# Basic Math in Objective C on iPhone / iOS [closed]

For some reasons I need the Integer and the Fraction part of a Double Value as two separate integers.

For Example : the Value 12.34 splitted into the Integers 12 and 34.

According to my basic knowledge of math this could easily be done via this expression that I'm using right now:

``````double aValue = 2.4f;
int aInt = (int)aValue;
int aFract = (int)((aValue - aInt) * 100.0f );
``````

It works so far but it has weird output behaviors.

For example passing 2.30000 results in '2' and '29' instead of '2' and '30'.

If I declare aInt and aFract as Double, the processing results correctly in '2.0000' and '30.0000' but converting '30.0000' into a integer results "interestingly" in '29' again.

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What you should know about floating point. This question is also a duplicate hundreds of times over. –  Carl Norum Jun 3 '12 at 20:20

## closed as not a real question by Richard J. Ross III, Paul R, vikingosegundo, Kurt Revis, kapaJun 3 '12 at 21:19

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You're running into inaccuracies with the representation of the number. Add 0.125 or so before truncating.

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Thank You Ignacio. This approach works so far but I'm still not happy with it since I do not understand why 0.30 * 100.0 would lead to inaccuracies. Some rounding errors at numbers like 13.6546846516513512651 I would expect anyway. But not at a multiplication of "100" and "0.3". –  Tom Jun 3 '12 at 20:56
@Tom, why not? Those are base 10 numbers, and the computer works in base 2. –  Carl Norum Jun 3 '12 at 20:56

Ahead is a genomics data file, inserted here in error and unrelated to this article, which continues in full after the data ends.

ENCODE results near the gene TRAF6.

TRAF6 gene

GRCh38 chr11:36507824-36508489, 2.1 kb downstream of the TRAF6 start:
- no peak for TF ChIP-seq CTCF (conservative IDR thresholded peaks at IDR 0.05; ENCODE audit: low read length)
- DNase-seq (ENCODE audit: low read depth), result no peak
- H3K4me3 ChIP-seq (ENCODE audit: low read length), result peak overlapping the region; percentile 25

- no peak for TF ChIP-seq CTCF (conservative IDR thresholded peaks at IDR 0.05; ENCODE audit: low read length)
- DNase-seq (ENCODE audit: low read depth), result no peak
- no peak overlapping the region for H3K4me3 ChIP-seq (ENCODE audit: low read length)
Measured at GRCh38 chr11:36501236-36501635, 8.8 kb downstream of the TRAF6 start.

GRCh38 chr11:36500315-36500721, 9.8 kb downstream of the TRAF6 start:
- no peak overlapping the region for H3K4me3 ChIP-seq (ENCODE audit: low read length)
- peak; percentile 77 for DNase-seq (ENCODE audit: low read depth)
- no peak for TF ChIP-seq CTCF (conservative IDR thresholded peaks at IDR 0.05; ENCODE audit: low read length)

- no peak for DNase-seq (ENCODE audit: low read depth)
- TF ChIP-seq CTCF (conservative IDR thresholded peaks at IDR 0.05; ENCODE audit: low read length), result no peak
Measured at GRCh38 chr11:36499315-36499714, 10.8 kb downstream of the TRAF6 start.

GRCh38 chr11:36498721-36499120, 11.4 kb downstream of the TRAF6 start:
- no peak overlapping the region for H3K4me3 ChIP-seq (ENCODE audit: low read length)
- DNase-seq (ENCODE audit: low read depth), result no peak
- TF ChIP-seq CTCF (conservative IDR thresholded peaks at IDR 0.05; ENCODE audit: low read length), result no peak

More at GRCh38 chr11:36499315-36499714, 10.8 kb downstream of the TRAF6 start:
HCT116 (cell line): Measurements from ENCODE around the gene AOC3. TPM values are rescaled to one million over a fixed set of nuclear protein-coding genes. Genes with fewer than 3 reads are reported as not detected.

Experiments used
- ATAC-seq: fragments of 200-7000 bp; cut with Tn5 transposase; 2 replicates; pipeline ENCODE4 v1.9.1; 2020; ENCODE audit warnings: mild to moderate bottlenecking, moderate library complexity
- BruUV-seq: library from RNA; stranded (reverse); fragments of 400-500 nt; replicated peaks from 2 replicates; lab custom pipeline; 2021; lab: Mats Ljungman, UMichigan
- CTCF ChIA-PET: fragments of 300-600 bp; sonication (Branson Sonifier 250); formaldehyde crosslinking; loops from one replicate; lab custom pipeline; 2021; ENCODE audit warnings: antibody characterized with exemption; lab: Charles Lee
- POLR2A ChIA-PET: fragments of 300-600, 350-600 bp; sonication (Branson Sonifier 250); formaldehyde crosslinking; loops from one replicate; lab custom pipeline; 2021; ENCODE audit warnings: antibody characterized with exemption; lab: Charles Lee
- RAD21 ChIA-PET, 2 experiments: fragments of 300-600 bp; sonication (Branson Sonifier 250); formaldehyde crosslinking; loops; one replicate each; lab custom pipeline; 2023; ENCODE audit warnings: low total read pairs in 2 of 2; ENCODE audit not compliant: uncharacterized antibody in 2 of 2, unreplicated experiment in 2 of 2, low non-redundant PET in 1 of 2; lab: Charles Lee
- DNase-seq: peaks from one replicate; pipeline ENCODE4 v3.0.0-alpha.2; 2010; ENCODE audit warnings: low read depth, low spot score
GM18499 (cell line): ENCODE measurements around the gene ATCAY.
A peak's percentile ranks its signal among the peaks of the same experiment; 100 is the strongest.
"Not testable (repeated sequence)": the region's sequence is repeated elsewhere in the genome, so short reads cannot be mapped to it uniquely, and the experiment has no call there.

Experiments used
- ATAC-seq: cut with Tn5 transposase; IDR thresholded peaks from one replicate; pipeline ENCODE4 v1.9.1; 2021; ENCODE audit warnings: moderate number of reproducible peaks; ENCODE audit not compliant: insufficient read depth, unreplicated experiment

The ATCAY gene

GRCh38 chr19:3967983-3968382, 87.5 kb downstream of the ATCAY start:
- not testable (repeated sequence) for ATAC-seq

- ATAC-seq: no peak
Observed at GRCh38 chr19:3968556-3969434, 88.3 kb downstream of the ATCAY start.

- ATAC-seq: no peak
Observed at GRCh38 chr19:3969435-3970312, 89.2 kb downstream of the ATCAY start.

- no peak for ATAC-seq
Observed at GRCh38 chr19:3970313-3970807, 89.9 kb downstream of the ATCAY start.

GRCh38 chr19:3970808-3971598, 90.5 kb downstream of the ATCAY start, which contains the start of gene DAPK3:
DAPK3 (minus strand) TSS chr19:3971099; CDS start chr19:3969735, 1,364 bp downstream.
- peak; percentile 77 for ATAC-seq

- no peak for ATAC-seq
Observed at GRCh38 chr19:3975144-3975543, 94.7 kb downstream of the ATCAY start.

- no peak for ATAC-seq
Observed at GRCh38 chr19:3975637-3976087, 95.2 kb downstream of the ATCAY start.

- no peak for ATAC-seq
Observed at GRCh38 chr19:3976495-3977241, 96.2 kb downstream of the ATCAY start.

You are right Carl. Maybe I should use NSDecimal for such calculations. I'm aware that the computer works on base 2 but until now I was assuming that Float and Double would already handle the base 10/2 issue by default. Thank You Guys. –  Tom Jun 3 '12 at 21:13
Yeah they handle it, but the unsolvable problems remain. 0.3 has no accurate representation in base 2 (it's 0b0.01001100110011…) and thus has an inherent error. Multiply this by 100 (i. e. 0b1100100) and you get a binary 11101.111111111111… Printing such a number can round it up, so the error does not show, while truncating it (which is done by using the `int` cast) will just keep the 11101 (== 29). –  Alfe Sep 4 '13 at 14:34

If you are going to convert some (small number less than 100 or so) and not inside a loop then converting to string would be more accurate, you will not fall into inaccuracies

it would be something like this

``````double aValue = 2.3;
NSString *str = [NSString stringWithFormat:@"%f", aValue];
NSArray *arr = [str componentsSeparatedByString:@"."];
``````

now arr contains 2 and 3 please remember, a good programer is a lazy programer

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It's all fun and games until it contains `2999999999999` instead. –  Ignacio Vazquez-Abrams Jun 3 '12 at 20:26
Thank You, Omar. I was considering this solution already. It would work but would not fit in my case.In my opinion iOS has to do the math as expected. And 0.30 * 100.0 equals 30.0 and nothing else. –  Tom Jun 3 '12 at 20:52
But 0.30 can't be represented exactly as a binary number. How do you propose the computer store that number? –  Carl Norum Jun 3 '12 at 20:57